Learning by Wrongdoing



You learn by doing – and by doing it wrong. Often people blog about their success and the hardship they had to overcome on their way. I have decided to blog a bit sooner, before I get to feel what success truly feels like and when the failures are still fresh in mind.


Some years ago, two of my good friends joined a newly established start-up company with nothing much more to it, than a guy with a lot of ideas and a very persuasive character.

At this point I was stuck in an unwanted educational system and wanted nothing more than to be a founding pillar in an entrepreneurial adventure. I convinced the CEO that he was in need of my talents and I was in.

I brought all of my enthusiasm to the game and I performed the best I had learned from the textbooks in marketing and sales. The only problem was that I now was far from the perfect environment in which the textbook examples are set.

Chapter I – The Team

Our team consisted of my two friends from the movie industry; a camera man and a 2nd assistant director, two guys with a Bachelor in Business Administration and Sociology, a CEO who had been in the music industry some many years ago and me with some academic experience in Danish law and International Marketing. All in all, we had neither the skills nor experience to be developing computer games.

As you’ve probably noticed, there weren’t any developers of any kind employed – but who needs them anyway, right?

An external developer sitting in the other end of the country was hired, and as none of us had any former experience in programming, the communication had so much noise that nothing progressed. When the coding that we wanted was being explained, it was done in a way that to the developer probably looked like us waving our arms in indecipherable gestures on some hill three miles away.

Thus, the cameraman was appointed to pick up the pieces and finishing the game where the developer had given up, and so he became our sole developer. Bear in mind here that he had no prior experience in-game development.

This strategy continued for the rest of the company’s short lifespan. The last three months or so before everything fell apart; I, who was hired to do marketing, did game environment design, the 2nd assistant director was supervising in areas he knew nothing about, the two guys with a bachelor in business administration did… I don’t know – and the CEO didn’t do anything but pay us and change his mind about any planned strategy every second hour. Yes, the company was hurtling towards its demise.

When we finally had a “product”, the CEO wanted to launch it right away – beta-testing was in his opinion a waste of time and so we barely made it through an alpha-test. No time to set up a well-build marketing plan either. Needless to say, the game didn’t make a profit. Everyone tried to oppose the CEO in his rush strategy, and though he pretended to listen, he didn’t care for our opinions in this regard. But as he was the one paying our wages, we followed command.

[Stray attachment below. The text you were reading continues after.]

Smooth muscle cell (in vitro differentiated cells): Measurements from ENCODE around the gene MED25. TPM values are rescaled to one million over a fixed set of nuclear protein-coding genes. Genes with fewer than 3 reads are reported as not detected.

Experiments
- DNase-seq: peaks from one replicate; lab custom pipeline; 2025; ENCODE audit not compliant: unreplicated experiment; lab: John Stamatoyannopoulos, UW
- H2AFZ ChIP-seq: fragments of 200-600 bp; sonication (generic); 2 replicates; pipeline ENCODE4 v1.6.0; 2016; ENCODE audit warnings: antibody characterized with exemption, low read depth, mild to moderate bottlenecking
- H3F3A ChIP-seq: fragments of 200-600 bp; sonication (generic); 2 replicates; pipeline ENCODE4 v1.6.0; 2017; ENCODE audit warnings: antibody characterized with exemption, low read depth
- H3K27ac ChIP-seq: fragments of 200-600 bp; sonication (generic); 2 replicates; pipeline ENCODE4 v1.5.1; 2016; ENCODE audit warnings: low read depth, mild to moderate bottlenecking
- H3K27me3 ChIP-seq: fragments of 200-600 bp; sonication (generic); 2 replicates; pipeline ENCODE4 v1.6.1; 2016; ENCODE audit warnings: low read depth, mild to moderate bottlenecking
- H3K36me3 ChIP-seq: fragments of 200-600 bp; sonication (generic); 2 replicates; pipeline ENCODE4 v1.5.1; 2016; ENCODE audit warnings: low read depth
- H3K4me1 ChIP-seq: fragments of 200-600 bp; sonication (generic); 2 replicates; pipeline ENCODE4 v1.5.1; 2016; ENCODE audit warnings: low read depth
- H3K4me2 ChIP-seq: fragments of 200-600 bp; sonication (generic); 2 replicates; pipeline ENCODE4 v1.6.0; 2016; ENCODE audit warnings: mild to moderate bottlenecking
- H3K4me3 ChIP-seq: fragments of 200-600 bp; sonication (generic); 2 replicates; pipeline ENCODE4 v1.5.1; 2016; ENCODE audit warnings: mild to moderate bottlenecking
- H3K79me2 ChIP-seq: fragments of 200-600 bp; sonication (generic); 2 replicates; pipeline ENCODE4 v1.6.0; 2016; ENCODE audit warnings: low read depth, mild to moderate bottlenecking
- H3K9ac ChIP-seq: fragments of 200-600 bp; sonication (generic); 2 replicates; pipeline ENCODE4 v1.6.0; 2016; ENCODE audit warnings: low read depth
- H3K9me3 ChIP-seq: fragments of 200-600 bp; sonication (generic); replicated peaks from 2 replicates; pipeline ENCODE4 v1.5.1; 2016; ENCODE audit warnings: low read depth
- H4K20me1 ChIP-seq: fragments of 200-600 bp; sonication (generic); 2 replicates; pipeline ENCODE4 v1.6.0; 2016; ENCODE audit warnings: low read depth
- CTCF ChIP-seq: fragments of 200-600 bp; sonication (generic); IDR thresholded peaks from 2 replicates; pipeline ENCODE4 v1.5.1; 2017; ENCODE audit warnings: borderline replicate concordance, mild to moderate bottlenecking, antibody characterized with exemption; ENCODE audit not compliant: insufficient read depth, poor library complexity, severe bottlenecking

Then the day came when the CEO couldn’t pay us. And as the train only seemed to be going in one direction, it was either staying the course working for free or getting off. I got off, and so did everyone else.

Chapter II – The Epiphany

I was relieved to be out, but still I was left with the empty feeling of having wasted so many months of not really accomplishing anything, and worst of all, the indecent feeling that I still today, much time later, have for drying up the investors, who kept us running on goodwill and kindness towards the CEO, when everybody knew that it was a waste of money. The employees often discussed how on earth the investors hadn’t pulled the plug a long ago, but it quickly came to our attention that the CEO was filling them with whatever lies necessary to keep the money flowing. This was the atmosphere that shined through this amateur business with too much money – castles in the sky.

Chapter III – The Lesson Learned

i. Check the premises

From my experiences in this company, I learned to always check the premises of the company’s promises. Everything was presented as the perfect picture, but the company was completely out of order. It wasn’t rare we suggested to the CEO that he should fire the lot of us and hire a bunch of developers. Still to this day, I’m not entirely sure why he didn’t. It almost seemed like he wanted to fail. Since then, I’ve chosen my employments and especially freelance engagements very carefully – making sure that it operates in accordance to my morality.

ii. Follow your heart

That I am able to stand by what I do has become a major part of my career choices and the introspection of how this employment will help me grow. I’ve tried working for the money and it far from paid off. More often have it turned out that working for something I can be proud of pays off much more than a paycheck for undesired work.

iii. It’s never too late to get off.

I didn’t quit sooner than I did because I felt that I owed something to the CEO for giving me the job. But of course I didn’t – I was hired on my skills.  I should’ve left the minute I heard that the CEO was lying to the investors or when he tried to patch up the lack of professionals by having the employees take over roles they weren’t hired for at all.  I know now that I need to think further ahead, trying to picture where the road I’m on will take me, what I’ll learn and how I’ll feel when it’s over – and then simply quit if I’m the least appalled by what I see.

Do you recognize any of this as either being the employee or working with a client, and what is your example of “learning by wrongdoing”?

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